Roy Davidson, 25 September 2019

The world is rapidly changing with new technologies, ageing populations and changing consumer behaviours creating opportunities for new companies, and forcing existing companies to rapidly reinvent themselves.

What is thematic investing?

Thematic investing has gained in prominence in recent times, with investors looking to benefit by getting ahead of the large social, environmental or economic changes shaping the world.

Thematic investing typically refers to a ‘top-down’ approach, where an investor identifies an overarching driver, or theme and attempts to gain access to this via investments in individual companies or funds. This is the opposite of a ‘bottom-up’ approach which begins with an individual company’s competitive position and prospects, and goes from there.

At the end of the day, identifying a theme is only half the job, and both approaches have to be used to identify a quality company with a sustainable competitive advantage and an attractive outlook.

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So, what are some of the themes shaping the current investment landscape? Below we identify five key themes for investors to consider:

The ageing population

In most developed economies, the population is getting older as the baby boomer generation ages and life expectancy improves. According to the United Nations, by 2050, the global population of those aged above 65 years will be more than double what it is today. As the population ages, demand for services provided by the healthcare sector, for example, will continue to rapidly increase.

Cloud computing

Cloud computing entails outsourcing on premise data storage and management, lowering costs, and improving security and flexibility. This is not a new trend, but the move to the cloud is still in its early days. Ways to access this theme range from the large providers of cloud computing to technology companies offering a cloud-led ‘software-as-a-service business’ product.

Digital payments

While by no means new, especially in New Zealand, payments will continue to shift away from cash towards digital means. This remains a competitive space with a large number of companies competing to offer ever more convenient methods of digital payments.


Consumers are increasingly demanding more sustainable solutions, be it recyclable packaging solutions or more environmentally friendly forms of transport. Those that can adapt to these changing consumer preferences will survive and prosper, while those that can’t will see their market positions continuously eroded.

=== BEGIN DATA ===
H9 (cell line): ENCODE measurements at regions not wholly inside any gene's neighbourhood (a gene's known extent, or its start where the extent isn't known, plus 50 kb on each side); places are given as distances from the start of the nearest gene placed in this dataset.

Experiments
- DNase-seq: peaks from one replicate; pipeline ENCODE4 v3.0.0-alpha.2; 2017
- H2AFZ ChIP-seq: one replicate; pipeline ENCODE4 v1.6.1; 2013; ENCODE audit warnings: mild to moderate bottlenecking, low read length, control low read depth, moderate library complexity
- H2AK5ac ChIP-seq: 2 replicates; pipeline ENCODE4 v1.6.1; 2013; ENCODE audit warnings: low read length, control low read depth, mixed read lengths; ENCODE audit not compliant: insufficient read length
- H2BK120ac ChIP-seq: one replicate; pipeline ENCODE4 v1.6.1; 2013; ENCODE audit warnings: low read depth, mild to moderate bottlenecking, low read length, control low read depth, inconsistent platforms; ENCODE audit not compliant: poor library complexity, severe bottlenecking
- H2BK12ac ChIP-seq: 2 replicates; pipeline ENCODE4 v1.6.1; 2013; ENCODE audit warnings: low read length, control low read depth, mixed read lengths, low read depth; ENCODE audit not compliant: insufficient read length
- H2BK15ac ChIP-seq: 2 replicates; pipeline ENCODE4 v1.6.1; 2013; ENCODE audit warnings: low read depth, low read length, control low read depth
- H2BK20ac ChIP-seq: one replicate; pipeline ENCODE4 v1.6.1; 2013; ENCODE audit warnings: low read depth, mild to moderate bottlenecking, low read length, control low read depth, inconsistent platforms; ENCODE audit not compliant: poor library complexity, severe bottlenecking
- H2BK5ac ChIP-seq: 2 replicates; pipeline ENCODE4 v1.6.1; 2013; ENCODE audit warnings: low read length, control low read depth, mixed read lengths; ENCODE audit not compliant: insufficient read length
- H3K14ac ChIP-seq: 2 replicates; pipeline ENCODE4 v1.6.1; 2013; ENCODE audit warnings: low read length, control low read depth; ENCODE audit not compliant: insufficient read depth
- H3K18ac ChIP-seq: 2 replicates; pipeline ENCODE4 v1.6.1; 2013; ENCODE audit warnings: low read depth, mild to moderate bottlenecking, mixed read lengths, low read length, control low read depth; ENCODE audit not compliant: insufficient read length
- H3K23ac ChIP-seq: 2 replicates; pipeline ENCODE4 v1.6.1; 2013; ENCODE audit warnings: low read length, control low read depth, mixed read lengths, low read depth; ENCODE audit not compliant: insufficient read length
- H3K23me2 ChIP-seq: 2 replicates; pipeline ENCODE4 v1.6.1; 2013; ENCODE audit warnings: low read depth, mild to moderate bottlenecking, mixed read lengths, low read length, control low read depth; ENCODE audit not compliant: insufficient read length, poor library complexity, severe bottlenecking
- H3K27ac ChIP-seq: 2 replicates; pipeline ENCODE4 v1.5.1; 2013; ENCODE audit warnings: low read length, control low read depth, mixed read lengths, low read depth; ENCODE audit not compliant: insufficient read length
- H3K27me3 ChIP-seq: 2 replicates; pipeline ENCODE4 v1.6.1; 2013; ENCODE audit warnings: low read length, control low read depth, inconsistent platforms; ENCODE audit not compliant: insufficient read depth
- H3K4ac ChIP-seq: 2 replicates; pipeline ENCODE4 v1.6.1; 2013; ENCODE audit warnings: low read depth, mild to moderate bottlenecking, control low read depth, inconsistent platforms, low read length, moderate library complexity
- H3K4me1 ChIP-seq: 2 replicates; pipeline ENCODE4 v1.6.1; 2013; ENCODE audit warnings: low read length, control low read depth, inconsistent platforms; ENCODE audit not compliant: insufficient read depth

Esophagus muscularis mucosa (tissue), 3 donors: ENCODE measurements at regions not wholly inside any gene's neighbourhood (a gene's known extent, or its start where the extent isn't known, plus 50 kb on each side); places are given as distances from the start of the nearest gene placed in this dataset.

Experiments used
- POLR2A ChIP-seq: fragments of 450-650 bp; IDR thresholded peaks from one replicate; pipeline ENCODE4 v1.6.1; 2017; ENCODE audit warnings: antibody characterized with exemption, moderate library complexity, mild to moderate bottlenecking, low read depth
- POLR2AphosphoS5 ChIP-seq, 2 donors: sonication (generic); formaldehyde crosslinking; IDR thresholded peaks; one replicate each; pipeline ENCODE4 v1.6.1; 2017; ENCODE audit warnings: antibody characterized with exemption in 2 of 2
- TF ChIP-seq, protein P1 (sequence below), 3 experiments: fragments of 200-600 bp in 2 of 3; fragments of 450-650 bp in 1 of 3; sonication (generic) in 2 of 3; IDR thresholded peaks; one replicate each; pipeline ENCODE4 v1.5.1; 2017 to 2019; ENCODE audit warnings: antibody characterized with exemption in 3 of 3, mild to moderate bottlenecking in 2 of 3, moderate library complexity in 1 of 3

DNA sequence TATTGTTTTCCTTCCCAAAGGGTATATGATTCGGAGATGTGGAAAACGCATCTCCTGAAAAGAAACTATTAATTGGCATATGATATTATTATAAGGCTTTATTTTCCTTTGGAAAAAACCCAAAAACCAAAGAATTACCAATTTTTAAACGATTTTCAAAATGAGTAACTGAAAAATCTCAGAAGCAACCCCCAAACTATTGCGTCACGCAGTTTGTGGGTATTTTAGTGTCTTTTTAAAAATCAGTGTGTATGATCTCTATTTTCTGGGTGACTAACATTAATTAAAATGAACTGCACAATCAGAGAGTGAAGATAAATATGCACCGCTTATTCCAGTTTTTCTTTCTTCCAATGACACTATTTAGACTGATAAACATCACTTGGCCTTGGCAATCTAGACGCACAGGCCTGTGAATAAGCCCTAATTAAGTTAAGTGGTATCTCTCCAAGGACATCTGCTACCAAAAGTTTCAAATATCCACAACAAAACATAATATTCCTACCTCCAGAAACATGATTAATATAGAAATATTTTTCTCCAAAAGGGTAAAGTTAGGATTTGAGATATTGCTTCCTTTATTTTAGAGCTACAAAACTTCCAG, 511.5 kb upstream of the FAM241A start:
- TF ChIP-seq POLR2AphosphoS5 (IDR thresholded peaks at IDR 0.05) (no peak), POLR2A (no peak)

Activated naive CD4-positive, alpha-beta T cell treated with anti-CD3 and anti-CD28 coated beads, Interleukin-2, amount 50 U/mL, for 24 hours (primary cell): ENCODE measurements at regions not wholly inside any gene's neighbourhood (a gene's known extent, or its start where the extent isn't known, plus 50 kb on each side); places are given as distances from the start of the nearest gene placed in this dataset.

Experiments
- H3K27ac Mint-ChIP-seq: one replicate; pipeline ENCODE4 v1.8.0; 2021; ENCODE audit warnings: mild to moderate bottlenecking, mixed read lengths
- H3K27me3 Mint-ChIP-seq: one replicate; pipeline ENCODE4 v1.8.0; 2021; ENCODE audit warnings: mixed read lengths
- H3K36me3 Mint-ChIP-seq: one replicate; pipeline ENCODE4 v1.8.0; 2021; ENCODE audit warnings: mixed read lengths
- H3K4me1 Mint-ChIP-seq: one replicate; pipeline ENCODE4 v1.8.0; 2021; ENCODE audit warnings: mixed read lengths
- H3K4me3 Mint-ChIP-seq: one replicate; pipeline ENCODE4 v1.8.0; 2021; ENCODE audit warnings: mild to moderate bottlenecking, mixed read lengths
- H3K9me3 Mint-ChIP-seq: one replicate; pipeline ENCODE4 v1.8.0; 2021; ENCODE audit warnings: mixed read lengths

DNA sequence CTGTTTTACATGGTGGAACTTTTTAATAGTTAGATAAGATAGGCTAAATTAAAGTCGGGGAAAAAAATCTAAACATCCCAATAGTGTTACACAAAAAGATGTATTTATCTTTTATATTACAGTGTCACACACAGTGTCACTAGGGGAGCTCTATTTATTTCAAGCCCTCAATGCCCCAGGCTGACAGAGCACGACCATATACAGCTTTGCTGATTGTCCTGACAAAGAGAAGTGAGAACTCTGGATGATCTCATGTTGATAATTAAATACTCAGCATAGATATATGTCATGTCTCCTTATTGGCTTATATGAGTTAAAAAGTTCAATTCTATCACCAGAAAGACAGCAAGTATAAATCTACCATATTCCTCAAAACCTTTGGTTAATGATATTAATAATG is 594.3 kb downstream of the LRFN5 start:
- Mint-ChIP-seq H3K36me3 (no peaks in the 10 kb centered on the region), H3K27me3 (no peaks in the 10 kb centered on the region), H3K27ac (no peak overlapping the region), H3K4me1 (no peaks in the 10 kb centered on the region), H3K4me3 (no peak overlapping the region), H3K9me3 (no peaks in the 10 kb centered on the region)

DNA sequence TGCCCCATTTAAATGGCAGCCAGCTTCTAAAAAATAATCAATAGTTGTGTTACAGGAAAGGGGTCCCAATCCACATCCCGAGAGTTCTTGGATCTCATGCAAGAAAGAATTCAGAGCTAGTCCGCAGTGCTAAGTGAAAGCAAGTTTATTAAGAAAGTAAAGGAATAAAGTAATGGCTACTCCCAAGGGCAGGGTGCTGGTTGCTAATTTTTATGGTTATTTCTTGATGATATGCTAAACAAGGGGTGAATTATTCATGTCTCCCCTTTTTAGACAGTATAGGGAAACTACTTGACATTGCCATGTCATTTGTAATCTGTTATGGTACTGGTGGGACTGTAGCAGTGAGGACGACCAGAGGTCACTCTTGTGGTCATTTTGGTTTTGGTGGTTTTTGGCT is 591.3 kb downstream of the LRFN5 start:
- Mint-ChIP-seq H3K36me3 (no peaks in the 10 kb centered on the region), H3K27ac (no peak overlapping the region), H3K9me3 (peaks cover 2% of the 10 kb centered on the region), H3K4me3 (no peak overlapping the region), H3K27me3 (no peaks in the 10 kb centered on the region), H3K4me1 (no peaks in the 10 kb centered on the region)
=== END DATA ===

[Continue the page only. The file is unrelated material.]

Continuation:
The rising Asian middle class

The rise of Asia, in particular China, in recent decades has been nothing short of stunning. With higher levels of prosperity, Asian consumers have increasingly demanded goods from offshore, including New Zealand’s ‘clean green’ food products, though accessing these markets hasn’t been without its risks.

Beware of fads

Sometimes, it is all too easy to confuse an investment theme with a fad. A fad could be described as a craze where expectations become far-removed from reality. Examples could include cryptocurrencies like bitcoin, or marijuana stocks.

While there may be a large future market here, if shares in companies that currently have no revenues to speak of are being driven by pure speculation, you’re reading about it in all the newspapers, or your friend you haven’t seen since high school has got rich quick on the back of it, it might just be a fad.

While hindsight is 20/20, as a general rule, it pays to avoid these fads and always invest in companies with proven business models, sustainable competitive advantages, and that operate in an industry you understand.

Quality defensives still have their place

With all of this in mind, quality companies that operate in a lower growth sector, but with resilient demand, still have a place. Often these companies are referred to as ‘defensives’ and can provide good portfolio balance to withstand periods of market weakness.

An example is the consumer staples sector, which produces products that people rely on in their day-to-day lives. This might include food, shampoo, cleaning products and so forth. Should economic conditions worsen, demand for these products should hold up and investors will flock from higher risk companies into the relative safety of defensives. These companies often have very high value brands, and strong market positions which enable the payout of a healthy dividend.